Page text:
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Old 07-23-2019, 12:00 AM   #1
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Condy Anenome

Anyone have any luck in getting clownfish to host in these ?
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Old 07-23-2019, 12:01 AM   #2
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Condy Anenome

What type of clown fish will host in these ?
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Old 07-23-2019, 12:20 AM   #3
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None technically I believe
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Old 07-23-2019, 02:03 AM   #4
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A clownfish is going to do whatever it likes to do. They sometimes don't even form such a relationship with bubble tips and other anemone that they do such with in the wild. As for a condy, they are not host anemone for clownfish.
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Old 07-23-2019, 10:40 AM   #5
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I agree with you two I have yet to see a pic or video of any sort of fish hosting in a condy
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Old 07-23-2019, 10:43 AM   #6
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However thanks for the input. Another question one of you may be able to answer is what kind of small live fish can I use to feed my panther grouper , he seems fixated on hunting live prey and fresh water goldfish or guppies die too fast when thrown in a salt water system... so... any no expensive recommendations ?
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Old 07-23-2019, 01:00 PM   #7
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Originally Posted by abreifmanup View Post
However thanks for the input. Another question one of you may be able to answer is what kind of small live fish can I use to feed my panther grouper , he seems fixated on hunting live prey and fresh water goldfish or guppies die too fast when thrown in a salt water system... so... any no expensive recommendations ?
It is a rare occasion that any clownfish specie will host in a Florida Condylactis Anemone, but it has happened. But it's like waiting for Halley's comet. once every 75 years. :^s I have had multiple experiences with wild Clownfish hosting in the Haitian Pink Tip anemone however. That is the Condylactis gigantea. So the same family as the Florida Condy but more present on reefs than the C passiflora ( Florida Condy).

As for feeder fish, some Mollies ( common Blacks and marbled sphenops) can come from brackish to salt waters and are easy to breed. Set up a tank for breeding those ( they are livebearers so nothing fancy is necessary) and you will have a non stop quantity of feeders.
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Old 07-23-2019, 06:54 PM   #8
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I'm far from an expert in terms of feeder fish in saltwater, and Andy here is much closer to such, but I seem to remember that something needed to be added to mollies for nutrition for some reason. Just something that is in the back of my head and I can't find any of my saved articles on stuff I don't normally deal with to prove such. Might be something to keep in mind? Don't know, just throwing it out into the wind.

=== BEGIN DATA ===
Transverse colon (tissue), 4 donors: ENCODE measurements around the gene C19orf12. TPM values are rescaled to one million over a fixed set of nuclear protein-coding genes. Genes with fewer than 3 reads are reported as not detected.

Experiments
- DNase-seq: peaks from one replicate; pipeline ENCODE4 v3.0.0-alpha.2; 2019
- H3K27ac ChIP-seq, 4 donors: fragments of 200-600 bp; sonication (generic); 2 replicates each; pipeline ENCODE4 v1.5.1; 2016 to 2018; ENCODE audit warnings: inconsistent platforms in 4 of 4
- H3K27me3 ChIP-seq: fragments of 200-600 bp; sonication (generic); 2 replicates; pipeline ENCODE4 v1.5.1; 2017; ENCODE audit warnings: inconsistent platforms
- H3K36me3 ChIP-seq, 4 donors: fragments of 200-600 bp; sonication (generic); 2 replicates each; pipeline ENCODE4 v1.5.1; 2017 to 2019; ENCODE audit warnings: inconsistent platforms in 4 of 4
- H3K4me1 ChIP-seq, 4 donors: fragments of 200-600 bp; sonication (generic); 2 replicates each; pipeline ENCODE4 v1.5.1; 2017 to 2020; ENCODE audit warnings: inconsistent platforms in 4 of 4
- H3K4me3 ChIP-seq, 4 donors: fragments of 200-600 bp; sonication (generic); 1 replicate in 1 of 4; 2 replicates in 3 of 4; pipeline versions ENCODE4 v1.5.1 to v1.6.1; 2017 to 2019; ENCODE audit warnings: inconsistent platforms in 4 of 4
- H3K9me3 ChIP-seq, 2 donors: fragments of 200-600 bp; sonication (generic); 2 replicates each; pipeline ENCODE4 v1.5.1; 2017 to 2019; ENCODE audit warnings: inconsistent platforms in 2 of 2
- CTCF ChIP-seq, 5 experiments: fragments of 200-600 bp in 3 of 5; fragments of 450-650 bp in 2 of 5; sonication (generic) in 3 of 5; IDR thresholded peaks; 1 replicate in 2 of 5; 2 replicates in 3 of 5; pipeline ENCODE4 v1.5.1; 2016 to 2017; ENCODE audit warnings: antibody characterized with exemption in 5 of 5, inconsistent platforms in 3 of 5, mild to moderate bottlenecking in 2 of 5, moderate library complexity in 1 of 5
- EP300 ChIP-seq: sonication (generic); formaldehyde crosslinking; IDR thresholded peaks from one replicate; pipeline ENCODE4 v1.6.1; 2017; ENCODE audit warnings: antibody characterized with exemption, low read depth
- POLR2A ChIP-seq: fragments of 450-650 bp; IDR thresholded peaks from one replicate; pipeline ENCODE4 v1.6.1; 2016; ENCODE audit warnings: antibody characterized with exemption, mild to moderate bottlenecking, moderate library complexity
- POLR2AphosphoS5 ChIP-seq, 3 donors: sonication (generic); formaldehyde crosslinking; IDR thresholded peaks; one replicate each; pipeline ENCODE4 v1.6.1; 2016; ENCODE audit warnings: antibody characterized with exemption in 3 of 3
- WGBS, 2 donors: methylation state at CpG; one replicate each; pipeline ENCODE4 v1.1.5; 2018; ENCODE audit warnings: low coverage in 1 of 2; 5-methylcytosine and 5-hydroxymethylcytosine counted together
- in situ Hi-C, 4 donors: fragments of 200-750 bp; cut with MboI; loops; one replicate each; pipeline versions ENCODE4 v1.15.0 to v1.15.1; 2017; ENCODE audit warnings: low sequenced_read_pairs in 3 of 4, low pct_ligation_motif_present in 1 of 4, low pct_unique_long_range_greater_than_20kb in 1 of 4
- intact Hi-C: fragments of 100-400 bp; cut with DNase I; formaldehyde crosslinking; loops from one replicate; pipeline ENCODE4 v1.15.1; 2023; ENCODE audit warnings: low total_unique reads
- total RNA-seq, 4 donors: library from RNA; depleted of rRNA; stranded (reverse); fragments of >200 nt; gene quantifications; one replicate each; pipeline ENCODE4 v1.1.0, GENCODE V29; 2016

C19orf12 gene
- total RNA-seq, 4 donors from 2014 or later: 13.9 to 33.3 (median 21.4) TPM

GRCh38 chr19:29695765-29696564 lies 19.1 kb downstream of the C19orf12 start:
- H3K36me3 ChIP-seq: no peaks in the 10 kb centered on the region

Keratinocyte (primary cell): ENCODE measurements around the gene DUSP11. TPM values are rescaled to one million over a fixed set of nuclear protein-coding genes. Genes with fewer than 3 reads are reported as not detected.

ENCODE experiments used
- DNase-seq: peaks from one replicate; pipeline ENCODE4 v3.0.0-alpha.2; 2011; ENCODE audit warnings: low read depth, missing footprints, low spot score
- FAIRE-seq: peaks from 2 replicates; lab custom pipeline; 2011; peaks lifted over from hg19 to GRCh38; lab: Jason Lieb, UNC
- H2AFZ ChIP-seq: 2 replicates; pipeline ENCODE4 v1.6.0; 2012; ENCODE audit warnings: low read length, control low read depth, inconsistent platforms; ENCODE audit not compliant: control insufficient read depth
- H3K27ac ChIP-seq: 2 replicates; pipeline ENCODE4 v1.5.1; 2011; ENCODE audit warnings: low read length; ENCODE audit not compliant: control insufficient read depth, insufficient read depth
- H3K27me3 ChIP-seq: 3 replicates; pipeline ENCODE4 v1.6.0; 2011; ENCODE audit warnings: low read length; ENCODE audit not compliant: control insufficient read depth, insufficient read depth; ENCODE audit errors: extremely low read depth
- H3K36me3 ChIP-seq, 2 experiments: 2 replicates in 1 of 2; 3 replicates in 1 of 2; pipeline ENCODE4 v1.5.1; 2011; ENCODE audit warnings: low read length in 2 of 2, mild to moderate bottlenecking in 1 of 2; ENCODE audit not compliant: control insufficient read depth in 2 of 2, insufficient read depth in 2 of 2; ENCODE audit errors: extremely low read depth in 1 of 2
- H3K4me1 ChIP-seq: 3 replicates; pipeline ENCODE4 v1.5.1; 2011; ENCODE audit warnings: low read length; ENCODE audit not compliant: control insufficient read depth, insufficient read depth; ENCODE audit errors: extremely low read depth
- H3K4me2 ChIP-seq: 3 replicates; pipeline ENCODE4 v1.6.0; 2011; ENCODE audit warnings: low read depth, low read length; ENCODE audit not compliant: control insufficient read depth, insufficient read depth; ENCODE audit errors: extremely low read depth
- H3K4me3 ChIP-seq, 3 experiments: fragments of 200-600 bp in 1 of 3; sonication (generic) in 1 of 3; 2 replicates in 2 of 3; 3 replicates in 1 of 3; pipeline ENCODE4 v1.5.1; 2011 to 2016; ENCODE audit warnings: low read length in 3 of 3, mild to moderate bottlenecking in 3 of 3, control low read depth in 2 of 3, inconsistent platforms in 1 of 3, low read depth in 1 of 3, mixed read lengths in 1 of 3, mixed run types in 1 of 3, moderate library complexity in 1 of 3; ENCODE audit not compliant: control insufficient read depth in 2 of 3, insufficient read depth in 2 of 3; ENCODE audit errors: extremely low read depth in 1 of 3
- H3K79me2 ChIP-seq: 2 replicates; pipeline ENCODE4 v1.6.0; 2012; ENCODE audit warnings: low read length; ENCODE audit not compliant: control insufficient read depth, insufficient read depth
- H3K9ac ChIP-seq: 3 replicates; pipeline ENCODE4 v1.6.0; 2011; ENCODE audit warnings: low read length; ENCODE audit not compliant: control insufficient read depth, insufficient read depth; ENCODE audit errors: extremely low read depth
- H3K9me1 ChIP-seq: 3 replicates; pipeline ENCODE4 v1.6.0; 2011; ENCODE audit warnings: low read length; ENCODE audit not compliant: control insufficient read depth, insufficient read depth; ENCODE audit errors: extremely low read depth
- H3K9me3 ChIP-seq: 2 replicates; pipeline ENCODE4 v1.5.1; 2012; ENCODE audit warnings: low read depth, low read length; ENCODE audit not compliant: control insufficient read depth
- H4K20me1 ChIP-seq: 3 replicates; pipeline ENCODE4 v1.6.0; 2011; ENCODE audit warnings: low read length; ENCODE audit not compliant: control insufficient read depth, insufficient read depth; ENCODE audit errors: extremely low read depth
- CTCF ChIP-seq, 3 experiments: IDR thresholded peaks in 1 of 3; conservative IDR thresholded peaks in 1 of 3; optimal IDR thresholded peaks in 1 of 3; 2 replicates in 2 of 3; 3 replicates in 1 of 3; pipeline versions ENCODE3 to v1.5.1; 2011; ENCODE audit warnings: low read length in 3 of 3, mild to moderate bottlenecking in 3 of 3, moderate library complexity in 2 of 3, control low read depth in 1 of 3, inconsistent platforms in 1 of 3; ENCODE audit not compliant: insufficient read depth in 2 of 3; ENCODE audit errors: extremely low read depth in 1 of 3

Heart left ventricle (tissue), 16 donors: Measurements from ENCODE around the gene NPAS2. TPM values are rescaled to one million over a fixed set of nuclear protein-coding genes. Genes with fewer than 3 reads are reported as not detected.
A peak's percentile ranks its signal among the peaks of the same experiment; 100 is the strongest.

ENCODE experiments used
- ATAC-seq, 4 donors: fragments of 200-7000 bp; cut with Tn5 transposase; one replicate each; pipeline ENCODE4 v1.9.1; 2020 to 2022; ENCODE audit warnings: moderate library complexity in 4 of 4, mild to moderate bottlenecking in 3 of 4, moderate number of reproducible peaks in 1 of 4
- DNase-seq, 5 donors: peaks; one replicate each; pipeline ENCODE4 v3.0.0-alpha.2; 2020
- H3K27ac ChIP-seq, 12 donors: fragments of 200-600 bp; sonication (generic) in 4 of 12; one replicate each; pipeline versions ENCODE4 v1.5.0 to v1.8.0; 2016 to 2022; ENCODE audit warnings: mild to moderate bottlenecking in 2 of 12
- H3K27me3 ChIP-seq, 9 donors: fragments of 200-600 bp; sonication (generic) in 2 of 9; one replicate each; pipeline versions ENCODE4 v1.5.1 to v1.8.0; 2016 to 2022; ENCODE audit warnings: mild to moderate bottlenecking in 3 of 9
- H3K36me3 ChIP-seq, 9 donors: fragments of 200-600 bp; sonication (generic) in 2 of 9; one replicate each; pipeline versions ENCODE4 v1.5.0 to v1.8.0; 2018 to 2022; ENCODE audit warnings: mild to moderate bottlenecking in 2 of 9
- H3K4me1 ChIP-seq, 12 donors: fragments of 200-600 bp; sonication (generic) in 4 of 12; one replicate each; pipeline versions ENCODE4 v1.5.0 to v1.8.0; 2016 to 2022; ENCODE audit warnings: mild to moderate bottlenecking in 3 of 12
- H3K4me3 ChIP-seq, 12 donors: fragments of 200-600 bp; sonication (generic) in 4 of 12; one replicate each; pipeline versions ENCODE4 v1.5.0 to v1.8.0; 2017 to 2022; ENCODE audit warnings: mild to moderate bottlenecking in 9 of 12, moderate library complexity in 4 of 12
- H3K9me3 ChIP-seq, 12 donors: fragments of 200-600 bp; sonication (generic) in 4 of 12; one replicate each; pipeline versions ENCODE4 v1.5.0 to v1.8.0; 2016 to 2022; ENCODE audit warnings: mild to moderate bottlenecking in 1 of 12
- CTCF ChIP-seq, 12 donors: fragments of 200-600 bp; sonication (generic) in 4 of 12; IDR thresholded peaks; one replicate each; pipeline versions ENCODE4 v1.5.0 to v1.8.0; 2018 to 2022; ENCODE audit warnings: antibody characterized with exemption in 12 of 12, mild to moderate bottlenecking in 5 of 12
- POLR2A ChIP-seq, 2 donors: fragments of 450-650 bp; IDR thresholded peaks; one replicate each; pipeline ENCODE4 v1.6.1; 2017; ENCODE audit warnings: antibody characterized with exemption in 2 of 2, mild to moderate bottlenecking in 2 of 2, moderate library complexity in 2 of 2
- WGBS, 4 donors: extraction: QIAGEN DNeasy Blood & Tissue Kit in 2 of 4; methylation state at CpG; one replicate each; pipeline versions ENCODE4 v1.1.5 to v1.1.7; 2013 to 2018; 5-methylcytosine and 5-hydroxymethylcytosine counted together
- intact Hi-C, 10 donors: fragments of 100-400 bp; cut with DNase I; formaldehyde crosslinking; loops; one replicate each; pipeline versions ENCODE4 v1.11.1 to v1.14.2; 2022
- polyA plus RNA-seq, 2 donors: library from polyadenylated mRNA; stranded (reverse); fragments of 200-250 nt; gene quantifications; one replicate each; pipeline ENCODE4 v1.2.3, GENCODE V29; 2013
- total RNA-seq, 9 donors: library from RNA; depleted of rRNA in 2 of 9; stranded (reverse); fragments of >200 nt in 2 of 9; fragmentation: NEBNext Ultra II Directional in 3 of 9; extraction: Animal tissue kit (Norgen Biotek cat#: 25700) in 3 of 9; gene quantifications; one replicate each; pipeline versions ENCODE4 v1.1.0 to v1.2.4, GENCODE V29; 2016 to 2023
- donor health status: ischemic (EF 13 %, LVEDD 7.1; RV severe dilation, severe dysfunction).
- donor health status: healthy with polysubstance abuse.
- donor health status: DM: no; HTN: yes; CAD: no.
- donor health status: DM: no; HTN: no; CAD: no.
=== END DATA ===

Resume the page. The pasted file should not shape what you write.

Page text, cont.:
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Old 07-23-2019, 08:52 PM   #9
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I went with the ghost shrimp and so far so good
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Old 07-25-2019, 12:28 AM   #10
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I'm far from an expert in terms of feeder fish in saltwater, and Andy here is much closer to such, but I seem to remember that something needed to be added to mollies for nutrition for some reason. Just something that is in the back of my head and I can't find any of my saved articles on stuff I don't normally deal with to prove such. Might be something to keep in mind? Don't know, just throwing it out into the wind.
I'm not familiar with such article but I will say that, and this goes for all "feeder fish", the health of the feeder fish will determine their nutritional value. Crap in, crap out. Good in, good out. I should add that there are multiple species of Mollies in the trade. The Molly species I mentioned are more vegetarian than omnivorous so they should be fed a higher amount of green algae foods over plain "flake" or non vegetable based foods. *
Adding some protein to their diets as well will do nothing but help bulk up the nutritional value of the fish. Making their diet mostly protein will not increase their value. So it's all in how you raise the feeder fish.

* This came from an online article on feeding mollies in general:
Because molly fish are omnivorous, it means that meaty foods alone arenít enough to keep them healthy, they also need foods with a high vegetable content.

Veggie pellets and tablets contain algae, spirulina and plankton, which are essential greens for your fish. High in vitamins and minerals, veggie pellets are a healthy snack that complements their diet.

Spirulina tablets have the added benefit of helping your fish develop beautiful colors and they protect the skin, fins, and tails of your fish from infections.
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